The chair of the Universities Superannuation Scheme’s (USS) in-house manager has criticised the “completely and utterly unacceptable” levels of pay at Canadian pension funds, warning of the impact on the UK pensions market.
Virginia Holmes – who, in addition to chairing USS Investment Management (USS IM), is a board member of the CAD90bn (€61bn) Alberta Investment Management Corporation (AIMCo) – said USS was questioning how to retain its staff with Canadian investors setting up London offices.
“When I go across to Canada and [meet remuneration consultants], I am truly and genuinely shocked, and I take a lot of being shocked,” the former UK chief executive of AXA Investment Managers said.
Speaking at the book launch of Keith Ambachtsheer’s ‘The Future of Pension Management’, she added: “You seem to have this classic scenario [in Canada] where seven funds have benchmarked themselves up and up and up to levels that are completely and utterly unacceptable in the public purpose world.”
In a survey conducted for his book, Ambachtsheer found that, across 10 Canadian pension funds, more than 2,160 full-time employees responsible for $631bn (€476.1bn) in assets earned $448m at the end of 2010 – an average of $207,000 per person.
In comparison, 10 US funds managing $902bn employed 1,469 full-time staff for $187m, or $127,800 on average, below the average $157,100 paid to 579 staff across eight funds in Northern Europe and the UK.
Holmes said she was hopeful the UK had a sufficiently large number of pension funds against which to benchmark pay to avoid a situation similar to Canada.
But she struck a cautious note due to the increasing number of international pension funds setting up London offices, saying there was no easy answers on the matter of pay.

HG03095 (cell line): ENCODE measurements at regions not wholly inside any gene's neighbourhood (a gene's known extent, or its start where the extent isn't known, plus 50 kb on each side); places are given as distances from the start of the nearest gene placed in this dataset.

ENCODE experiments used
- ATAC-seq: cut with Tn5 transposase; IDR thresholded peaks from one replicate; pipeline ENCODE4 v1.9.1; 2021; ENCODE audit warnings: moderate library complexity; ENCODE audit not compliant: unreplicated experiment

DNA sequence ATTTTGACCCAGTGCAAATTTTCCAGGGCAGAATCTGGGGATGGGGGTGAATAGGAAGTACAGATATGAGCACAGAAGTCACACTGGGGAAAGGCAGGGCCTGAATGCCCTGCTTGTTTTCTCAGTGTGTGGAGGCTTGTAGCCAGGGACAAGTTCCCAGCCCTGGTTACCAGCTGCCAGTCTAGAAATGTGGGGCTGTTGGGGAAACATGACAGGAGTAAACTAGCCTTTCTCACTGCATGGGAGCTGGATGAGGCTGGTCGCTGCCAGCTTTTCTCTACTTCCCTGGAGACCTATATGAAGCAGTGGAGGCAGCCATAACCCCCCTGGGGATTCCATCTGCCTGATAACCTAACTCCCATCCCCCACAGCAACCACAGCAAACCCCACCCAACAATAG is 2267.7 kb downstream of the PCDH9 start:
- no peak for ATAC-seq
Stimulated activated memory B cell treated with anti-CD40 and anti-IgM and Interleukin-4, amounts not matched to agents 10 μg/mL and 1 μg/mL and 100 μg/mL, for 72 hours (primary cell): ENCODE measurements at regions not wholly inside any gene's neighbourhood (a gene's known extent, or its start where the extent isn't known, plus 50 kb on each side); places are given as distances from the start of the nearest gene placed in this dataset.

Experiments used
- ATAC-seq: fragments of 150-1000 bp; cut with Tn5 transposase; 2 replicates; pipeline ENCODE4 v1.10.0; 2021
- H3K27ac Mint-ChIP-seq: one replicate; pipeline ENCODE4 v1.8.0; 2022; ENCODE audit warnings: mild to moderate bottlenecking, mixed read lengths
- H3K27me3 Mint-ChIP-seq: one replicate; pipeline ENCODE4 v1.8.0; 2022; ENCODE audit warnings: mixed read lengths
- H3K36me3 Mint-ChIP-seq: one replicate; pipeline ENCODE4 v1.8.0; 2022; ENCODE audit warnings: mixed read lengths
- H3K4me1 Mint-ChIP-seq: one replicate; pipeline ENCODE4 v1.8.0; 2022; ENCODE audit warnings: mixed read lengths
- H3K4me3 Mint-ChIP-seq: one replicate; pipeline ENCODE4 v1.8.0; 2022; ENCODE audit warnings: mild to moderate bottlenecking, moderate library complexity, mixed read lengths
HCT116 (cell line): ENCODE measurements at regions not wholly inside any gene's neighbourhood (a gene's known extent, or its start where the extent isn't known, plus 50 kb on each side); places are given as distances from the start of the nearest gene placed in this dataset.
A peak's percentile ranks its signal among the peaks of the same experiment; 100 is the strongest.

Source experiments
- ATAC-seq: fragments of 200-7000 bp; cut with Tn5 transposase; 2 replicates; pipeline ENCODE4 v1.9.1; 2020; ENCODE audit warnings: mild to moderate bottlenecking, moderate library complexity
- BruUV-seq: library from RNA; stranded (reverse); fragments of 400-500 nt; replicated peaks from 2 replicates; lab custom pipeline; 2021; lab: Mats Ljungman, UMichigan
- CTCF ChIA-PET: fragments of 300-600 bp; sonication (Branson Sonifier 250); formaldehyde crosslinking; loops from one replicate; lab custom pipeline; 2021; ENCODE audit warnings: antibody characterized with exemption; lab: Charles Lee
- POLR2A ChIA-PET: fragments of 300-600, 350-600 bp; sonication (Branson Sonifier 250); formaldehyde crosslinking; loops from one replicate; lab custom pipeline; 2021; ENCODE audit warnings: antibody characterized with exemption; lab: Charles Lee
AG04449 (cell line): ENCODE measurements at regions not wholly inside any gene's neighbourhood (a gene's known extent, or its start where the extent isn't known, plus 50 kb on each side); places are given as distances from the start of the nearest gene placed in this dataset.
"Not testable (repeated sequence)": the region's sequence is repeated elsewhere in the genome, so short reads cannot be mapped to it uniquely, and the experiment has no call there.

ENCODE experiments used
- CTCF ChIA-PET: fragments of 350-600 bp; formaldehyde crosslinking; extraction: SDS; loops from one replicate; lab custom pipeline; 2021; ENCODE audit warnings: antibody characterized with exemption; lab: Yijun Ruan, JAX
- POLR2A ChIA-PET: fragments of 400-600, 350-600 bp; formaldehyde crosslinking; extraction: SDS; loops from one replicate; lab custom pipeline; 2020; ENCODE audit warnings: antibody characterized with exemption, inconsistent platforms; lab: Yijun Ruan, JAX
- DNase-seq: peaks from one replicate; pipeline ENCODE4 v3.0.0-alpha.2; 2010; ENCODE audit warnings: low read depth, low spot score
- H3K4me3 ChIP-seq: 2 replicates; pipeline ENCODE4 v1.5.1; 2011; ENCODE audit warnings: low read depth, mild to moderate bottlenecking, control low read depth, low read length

Canadian pension plans that have opened London offices have “a bunch of empty desks” and would look to institutions including the £49bn (€66.9bn) USS and £23bn Railpen Investments to hire private market staff, she said.
“When we talk about [remuneration] at USS, we talk about it in a very different way than [they do at investment banks] because we believe people are privileged to work at USS, not least because they don’t have to go out and sell,” she said.
For his part, Ambachtsheer argued that pension fund investment was a “high-compensation market” and that the model in Canada was often for base salaries of CAD500,000, with a performance-related element enabling a three or fourfold increase over the base.
A similar approach is employed by the CAD282bn Canada Pension Plan Investment Board, where the six highest-paid executives, including chief executive and president Mark Wiseman, had a combined base salary of CAD2.5m in 2014 but total remuneration packages worth CAD19.5m.
This compares with the highest-paid individual at USS IM earning £991,000 in 2014, according to the manager’s most recent accounts.
Ambachtsheer noted the funds in Canada needed to balance staff ability to earn multiples of their income in the private market versus the comparatively lower pay of those contributing to many of the funds.
Some quotes have been modified since publication